The respondent to process the payment of the available sum and arrange to clear the balance which is not part of the amount in the discharge voucher.
The applicant’s counsel to engage the office of the Attorney General for recovery of the balance thereof as per decree of this court on 21st October 2016. Mention before Deputy Registrar to confirm payment on 8th May 2018.” (Emphasis added).
The matter came in court on 8 May 2018 as directed by the court. This time round, neither the respondent nor his counsel appeared in court. They were absent on several subsequent occasions whenever this matter came up but on 17 July 2018, Ms Chimau appeared. The applicant had not been paid as earlier directed by the court; Ms. Chimau explained the reason for failure to pay as follows:
Procedure is lengthy. We had a new accounting officer hence the delay. I ask for patience. The Ministry has complied.”
The court (Mativo, J) was prepared to give the respondent time. It rescheduled the matter for mention in these terms:
Mention to confirm payment on 22nd October 2018.”
The matter was again mentioned on a number of occasions for this purpose throughout 2018 and 2019 but apparently the payments were not forthcoming. On one of these occasions, on 9 September 2019 to be precise, Ms Chilaka who apparently was standing in for Ms Chimau informed the court as follows:
“Ministry is awaiting funds from treasury to be able to transmit it to the AG’s account for onward transmission to the account of the applicant. Application for 30 days to do so.”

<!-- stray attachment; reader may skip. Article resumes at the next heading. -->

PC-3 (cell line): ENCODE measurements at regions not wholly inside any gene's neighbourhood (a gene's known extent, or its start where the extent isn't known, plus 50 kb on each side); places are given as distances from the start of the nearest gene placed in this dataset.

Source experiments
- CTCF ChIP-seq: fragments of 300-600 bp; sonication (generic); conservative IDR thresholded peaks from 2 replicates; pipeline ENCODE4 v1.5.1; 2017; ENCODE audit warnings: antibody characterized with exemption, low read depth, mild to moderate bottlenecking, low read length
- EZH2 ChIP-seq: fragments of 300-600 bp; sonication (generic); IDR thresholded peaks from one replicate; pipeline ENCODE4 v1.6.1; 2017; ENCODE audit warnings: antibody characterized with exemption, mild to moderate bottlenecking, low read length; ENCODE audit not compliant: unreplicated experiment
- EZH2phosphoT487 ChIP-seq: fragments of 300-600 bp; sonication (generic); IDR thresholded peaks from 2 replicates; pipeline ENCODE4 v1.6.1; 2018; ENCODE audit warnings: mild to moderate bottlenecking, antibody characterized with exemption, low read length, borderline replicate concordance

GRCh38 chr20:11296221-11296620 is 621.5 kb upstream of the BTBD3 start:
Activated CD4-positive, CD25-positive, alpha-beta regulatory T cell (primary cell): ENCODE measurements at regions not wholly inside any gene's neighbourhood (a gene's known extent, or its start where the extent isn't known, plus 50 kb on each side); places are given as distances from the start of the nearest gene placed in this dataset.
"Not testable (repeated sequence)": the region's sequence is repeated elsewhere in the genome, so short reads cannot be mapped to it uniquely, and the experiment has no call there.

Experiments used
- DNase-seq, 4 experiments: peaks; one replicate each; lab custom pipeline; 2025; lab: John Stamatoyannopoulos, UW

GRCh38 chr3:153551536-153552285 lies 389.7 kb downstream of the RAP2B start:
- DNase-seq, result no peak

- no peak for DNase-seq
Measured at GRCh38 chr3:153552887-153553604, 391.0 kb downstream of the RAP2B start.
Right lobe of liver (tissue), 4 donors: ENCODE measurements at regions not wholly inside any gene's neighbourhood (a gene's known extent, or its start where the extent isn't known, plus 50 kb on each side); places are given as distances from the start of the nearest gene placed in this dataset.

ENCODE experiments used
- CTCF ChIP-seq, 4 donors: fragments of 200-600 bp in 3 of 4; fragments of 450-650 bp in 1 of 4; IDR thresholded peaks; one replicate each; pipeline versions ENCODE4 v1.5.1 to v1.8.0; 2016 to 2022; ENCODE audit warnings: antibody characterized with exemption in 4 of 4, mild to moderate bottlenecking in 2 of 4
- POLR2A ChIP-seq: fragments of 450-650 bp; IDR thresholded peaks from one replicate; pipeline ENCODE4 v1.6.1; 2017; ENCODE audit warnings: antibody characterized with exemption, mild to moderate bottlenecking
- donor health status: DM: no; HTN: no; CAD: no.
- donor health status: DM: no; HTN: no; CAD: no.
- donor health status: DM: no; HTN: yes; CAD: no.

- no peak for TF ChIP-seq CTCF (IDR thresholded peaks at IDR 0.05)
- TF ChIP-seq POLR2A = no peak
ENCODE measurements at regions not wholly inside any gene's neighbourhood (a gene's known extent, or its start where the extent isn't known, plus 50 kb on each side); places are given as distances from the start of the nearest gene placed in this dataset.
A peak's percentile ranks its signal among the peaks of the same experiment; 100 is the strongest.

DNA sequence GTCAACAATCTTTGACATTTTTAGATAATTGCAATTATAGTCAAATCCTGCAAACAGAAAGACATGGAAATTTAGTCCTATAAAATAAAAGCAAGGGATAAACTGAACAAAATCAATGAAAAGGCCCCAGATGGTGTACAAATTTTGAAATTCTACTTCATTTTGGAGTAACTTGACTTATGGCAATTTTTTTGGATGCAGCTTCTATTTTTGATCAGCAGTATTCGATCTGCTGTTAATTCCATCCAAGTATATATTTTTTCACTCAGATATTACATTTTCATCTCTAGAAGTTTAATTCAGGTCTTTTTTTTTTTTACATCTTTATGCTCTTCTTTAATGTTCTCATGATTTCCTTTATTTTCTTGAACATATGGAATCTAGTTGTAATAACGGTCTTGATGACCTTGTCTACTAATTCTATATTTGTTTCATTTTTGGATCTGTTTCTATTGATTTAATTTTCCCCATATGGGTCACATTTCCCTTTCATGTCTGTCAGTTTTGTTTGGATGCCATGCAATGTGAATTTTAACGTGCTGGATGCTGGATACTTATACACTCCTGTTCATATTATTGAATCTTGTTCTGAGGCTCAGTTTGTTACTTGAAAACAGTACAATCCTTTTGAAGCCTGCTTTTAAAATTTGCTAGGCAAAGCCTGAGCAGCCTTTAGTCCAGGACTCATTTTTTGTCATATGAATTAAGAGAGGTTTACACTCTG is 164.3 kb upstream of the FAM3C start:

The court (Bwononga, J.) then extended the notice to show cause for the respondent to appear in court on 12 November 2019.
On 17 February 2020, Ms Chimau again told the court she was in the process of advising the ministry to make a payment of the interest of Kshs. 63,000/=. This is the submission the learned counsel made again on 25 May 2021. To quote her, the learned counsel stated as follows:
“we are yet to receive payment from ministry. We pray for more time because there are procedures that payment has to go through before money is released.”
From these record of events, it is clear that the court has not only ordered the respondent to pay a certain sum which has been established as the outstanding balance due to the applicant but also the respondent has time and again in the course of these proceedings acknowledged owing the applicant the sum in question.
It follows that the affidavit sworn by Ms Chimau in response to the applicant’s application questioning the legality or the extent of the applicant’s claim is diametrically inconsistent with the position that the respondent has consistently adopted in these proceedings with respect of the applicant’s application and, in particular, with regard to the outstanding amount arising out of the decree obtained in Nakuru Chief Magistrates Court Civil Case No. Case No. 357 of 2004.
But even if the respondent was to be taken at his own argument, it is, in my humble view, a bit late in the day for him to be heard questioning either the extent of the applicant’s claim or its validity. I say so because there has been no attempt to challenge the orders made by this Honourable Court according to which it has been decreed that the sum which the applicant demands is legitimately due and owing.
In the ultimate, I have to reach the conclusion that the respondent has not given any reason why this Honourable Court should not find him in contempt of its order.
It is also not lost to the court that despite the fact that the respondent was served with the notice and given a chance to show cause why contempt proceedings should not proceed against him or be cited for contempt, he has spurned that opportunity. His conduct leaves this Honourable Court with no other alternative except to find him in contempt of court. I so hold and hereby order the respondent to appear in court on 14 March 2018 for mitigation and sentencing or to show cause why he should not be committed to civil jai. Orders accordingly.
SIGNED, DATED AND DELIVERED ON 28TH JANUARY 2022